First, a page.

You Survived Your Book Launch. Now What?
by Jill Kemerer
It’s been five weeks since your book released. The months leading up to it were exciting and, yes, chaotic. You did whatever you could to get the word about that bad boy out there. You poured time and energy into making the launch as impactful as possible, and yet, you wonder was it enough? Reviews trickle in—some good, some not-so-good. You can’t seem to shake this deflated feeling.
Everyone’s moved on from your book. Everyone except you.
Now you’re sitting on your couch, sipping tea, trying to figure out what to do next. You mentally tick through what you should be doing.
Writing, duh. But the thought of getting back into that manuscript sends a cold shiver down your spine. You have forty-three pages written.
They are not good pages.
The urge to post on your social media sites hits you strong. You need to stay relevant, right? But what would you even post about? You’ve spent so much time and effort promoting the book, it feels weird to go back to normal.
Maybe that’s the problem. You don’t want to go back to normal. Can’t every day be launch day? Can’t every day be special and exciting and full of celebrating a book you wrote?
You wish there was some way to check your numbers. Or, if you self-published the book, you check your numbers. All. The. Time.
Are my sales good? Bad? How do they compare to other authors in my genre?
You don’t know. You won’t know. You will never truly know how your sales compare to your peers.
Did I earn out my advance? What happens if I didn’t? Will this contract be my last?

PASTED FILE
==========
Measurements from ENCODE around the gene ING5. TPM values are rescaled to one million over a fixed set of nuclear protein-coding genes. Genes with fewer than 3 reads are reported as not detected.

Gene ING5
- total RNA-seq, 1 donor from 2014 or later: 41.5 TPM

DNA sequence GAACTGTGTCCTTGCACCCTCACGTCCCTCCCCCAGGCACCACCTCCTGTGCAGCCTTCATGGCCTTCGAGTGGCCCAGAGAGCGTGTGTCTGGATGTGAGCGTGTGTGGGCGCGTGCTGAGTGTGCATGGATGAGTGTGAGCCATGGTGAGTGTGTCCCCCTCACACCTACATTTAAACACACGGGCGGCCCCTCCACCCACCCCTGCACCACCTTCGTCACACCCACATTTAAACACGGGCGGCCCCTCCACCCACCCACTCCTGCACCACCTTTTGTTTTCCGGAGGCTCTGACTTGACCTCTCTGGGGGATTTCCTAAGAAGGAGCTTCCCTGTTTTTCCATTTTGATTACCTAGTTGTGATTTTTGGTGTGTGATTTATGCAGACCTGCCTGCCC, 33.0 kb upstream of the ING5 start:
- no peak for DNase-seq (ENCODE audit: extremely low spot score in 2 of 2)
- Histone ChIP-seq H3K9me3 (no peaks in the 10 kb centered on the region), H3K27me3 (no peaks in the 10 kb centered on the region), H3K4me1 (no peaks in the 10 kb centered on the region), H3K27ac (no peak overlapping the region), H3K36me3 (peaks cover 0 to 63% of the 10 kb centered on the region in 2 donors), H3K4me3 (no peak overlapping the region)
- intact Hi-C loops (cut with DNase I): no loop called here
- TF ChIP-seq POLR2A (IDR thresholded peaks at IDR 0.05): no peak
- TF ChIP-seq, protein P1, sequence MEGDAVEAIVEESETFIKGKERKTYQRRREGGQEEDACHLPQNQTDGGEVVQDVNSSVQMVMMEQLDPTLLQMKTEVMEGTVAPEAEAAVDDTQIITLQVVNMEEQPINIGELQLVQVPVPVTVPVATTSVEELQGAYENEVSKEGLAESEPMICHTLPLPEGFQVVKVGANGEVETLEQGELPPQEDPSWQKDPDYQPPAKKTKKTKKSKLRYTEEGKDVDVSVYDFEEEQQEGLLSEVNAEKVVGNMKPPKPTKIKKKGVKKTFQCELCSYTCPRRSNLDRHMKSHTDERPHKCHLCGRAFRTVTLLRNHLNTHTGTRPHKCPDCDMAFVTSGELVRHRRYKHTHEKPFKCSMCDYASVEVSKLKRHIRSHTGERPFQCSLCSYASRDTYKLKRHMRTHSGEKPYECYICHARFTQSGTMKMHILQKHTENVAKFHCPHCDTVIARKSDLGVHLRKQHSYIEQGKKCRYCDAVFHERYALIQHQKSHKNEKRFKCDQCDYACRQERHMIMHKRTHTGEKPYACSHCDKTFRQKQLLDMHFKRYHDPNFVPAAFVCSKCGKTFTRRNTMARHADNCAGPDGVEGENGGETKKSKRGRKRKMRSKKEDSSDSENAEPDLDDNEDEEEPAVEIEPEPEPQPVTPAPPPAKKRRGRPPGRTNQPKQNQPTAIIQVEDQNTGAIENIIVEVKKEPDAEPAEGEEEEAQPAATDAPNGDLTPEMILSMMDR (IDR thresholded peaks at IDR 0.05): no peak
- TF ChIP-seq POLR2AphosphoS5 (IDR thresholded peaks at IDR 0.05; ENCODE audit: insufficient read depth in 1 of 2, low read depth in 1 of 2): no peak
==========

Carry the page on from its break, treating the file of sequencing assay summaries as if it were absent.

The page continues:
Frowning, you take another sip of tea. And lunge for the nearby muffin.
Slowly it hits you that this is it. You’re back to the same you before you had a book launch to plan. You splashed in the happy waters of a book-release summer, then slid into the autumn of ongoing promotion, and now you’re staring down the writer’s winter.
Work lies ahead, and this winter is cold.
As you sit there, you force yourself to block all those pesky thoughts about sales. You ignore Facebook. And you breathe. A sense of relief tickles the edges of your funk. For it is a funk.
But it’s one that can end at any time.
After brushing off the muffin crumbs from your fingers, you finish your tea and turn on your laptop. You open a file containing that dreadful draft, all forty-three pages of it. For a moment, you close your eyes and say a prayer. Then you start to read.
But ten pages in, you’re kind of digging it. You clean up a few paragraphs. Jot down some notes.
And there you have it. You’re writing again.
You start thinking ahead to when this book will release. Then you chuckle and shake your head. You have to write it first. And it hits you. This is the fun part, too.
Do you struggle with the feeling of letdown after a book release? How do you deal with it?
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Jill Kemerer is a Publishers Weekly bestselling author of heartwarming, emotional, small-town romance novels often featuring cowboys. Over half a million of her books have sold worldwide. Jill's essentials include coffee, caramels, a stack of books, her mini-doxie, and long walks outdoors. She resides in Ohio with her husband and two almost-grown children. For more information, visit her website,jillkemerer.com.